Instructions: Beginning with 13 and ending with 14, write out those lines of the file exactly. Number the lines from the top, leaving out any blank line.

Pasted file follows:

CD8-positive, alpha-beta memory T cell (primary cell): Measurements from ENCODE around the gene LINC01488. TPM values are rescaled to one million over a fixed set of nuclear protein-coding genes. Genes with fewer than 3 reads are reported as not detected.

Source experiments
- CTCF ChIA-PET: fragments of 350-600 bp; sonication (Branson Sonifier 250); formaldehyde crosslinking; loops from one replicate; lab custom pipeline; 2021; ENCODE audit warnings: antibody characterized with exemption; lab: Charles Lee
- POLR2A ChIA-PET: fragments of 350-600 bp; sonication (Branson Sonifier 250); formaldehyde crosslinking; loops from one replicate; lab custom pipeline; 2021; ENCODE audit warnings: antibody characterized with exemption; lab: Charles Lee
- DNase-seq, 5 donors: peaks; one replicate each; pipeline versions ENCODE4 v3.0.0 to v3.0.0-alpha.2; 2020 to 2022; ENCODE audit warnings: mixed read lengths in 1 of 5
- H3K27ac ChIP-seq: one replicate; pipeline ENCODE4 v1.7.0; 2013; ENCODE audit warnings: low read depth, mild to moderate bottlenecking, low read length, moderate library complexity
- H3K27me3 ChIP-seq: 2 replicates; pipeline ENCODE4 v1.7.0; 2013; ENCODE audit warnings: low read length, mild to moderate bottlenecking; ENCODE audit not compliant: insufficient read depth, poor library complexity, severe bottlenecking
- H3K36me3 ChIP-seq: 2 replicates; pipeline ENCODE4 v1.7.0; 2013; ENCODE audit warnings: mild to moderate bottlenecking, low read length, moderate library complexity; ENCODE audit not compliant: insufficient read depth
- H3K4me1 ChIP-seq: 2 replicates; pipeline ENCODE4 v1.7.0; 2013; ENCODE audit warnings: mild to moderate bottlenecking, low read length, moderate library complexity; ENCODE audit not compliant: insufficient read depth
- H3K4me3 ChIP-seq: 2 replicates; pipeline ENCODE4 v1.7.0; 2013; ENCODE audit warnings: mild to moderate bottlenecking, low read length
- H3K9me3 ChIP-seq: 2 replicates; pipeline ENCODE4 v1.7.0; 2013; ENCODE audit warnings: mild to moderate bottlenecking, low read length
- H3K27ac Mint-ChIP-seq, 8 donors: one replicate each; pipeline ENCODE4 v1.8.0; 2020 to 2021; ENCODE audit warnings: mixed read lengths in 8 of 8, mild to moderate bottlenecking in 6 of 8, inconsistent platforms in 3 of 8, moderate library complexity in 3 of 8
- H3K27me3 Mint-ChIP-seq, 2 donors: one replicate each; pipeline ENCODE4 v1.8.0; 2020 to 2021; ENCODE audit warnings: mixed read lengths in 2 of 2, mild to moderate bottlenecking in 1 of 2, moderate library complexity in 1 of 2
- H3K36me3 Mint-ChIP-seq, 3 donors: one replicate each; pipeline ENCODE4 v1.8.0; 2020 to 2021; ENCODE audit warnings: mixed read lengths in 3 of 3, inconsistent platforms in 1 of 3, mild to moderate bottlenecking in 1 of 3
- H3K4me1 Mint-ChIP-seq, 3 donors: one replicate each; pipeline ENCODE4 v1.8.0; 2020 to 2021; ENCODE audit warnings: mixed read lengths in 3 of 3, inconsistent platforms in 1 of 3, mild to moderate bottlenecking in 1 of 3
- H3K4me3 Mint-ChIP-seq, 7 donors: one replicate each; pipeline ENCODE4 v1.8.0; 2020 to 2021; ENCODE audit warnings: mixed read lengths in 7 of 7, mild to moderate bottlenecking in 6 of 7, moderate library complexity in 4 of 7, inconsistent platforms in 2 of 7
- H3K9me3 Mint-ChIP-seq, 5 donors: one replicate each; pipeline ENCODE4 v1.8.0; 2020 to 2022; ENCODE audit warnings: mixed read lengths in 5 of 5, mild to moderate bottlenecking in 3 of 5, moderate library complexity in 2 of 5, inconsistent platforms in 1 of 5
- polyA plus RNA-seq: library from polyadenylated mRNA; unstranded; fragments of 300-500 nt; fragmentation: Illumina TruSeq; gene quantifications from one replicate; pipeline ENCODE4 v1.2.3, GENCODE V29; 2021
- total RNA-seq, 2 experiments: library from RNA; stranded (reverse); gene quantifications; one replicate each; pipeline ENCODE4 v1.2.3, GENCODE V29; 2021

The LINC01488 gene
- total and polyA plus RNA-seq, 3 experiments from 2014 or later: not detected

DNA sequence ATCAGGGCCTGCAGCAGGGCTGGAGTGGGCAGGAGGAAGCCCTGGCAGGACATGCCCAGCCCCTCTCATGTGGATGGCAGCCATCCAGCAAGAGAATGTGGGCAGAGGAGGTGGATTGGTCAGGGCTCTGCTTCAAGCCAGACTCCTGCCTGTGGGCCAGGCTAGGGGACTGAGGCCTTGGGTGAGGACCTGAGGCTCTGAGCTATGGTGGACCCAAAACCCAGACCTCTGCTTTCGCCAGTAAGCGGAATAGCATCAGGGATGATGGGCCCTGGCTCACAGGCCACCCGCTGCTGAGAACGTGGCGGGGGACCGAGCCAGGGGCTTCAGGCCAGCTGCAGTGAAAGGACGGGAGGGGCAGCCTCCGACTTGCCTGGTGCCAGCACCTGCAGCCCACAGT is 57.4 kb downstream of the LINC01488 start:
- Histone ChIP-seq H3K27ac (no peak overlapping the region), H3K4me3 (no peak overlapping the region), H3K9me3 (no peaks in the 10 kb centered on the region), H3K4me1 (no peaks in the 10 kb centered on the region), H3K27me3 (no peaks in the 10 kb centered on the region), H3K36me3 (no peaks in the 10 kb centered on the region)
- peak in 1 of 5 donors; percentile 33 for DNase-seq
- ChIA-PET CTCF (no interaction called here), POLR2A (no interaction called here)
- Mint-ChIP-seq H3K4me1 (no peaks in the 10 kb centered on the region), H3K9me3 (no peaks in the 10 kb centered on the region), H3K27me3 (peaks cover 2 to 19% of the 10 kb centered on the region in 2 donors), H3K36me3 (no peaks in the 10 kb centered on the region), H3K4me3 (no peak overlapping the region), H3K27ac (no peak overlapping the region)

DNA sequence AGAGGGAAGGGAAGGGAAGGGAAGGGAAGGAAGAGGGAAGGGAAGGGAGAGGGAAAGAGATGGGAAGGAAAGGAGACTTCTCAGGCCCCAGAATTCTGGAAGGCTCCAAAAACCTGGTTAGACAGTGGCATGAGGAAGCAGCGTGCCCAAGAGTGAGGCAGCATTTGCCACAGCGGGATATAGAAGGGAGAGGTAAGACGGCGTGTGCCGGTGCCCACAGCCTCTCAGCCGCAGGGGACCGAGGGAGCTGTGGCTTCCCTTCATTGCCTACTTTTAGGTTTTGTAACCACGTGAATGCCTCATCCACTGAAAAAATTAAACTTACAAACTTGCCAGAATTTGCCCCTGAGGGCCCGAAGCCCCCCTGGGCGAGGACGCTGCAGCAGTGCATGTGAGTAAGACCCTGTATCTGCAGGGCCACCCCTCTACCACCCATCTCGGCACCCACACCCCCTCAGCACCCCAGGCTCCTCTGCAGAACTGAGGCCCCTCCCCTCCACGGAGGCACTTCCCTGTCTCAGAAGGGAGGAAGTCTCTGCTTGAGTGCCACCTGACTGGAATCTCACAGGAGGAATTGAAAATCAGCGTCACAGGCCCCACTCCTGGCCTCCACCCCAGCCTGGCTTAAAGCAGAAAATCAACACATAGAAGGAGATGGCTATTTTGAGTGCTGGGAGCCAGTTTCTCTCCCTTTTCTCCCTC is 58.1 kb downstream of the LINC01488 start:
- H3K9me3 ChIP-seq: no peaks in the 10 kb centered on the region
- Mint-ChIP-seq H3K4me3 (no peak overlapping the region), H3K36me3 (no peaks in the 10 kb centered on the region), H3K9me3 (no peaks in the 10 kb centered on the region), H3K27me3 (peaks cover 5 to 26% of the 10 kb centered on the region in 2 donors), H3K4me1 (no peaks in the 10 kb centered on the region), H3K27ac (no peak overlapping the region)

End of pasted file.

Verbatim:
- H3K27me3 Mint-ChIP-seq, 2 donors: one replicate each; pipeline ENCODE4 v1.8.0; 2020 to 2021; ENCODE audit warnings: mixed read lengths in 2 of 2, mild to moderate bottlenecking in 1 of 2, moderate library complexity in 1 of 2
- H3K36me3 Mint-ChIP-seq, 3 donors: one replicate each; pipeline ENCODE4 v1.8.0; 2020 to 2021; ENCODE audit warnings: mixed read lengths in 3 of 3, inconsistent platforms in 1 of 3, mild to moderate bottlenecking in 1 of 3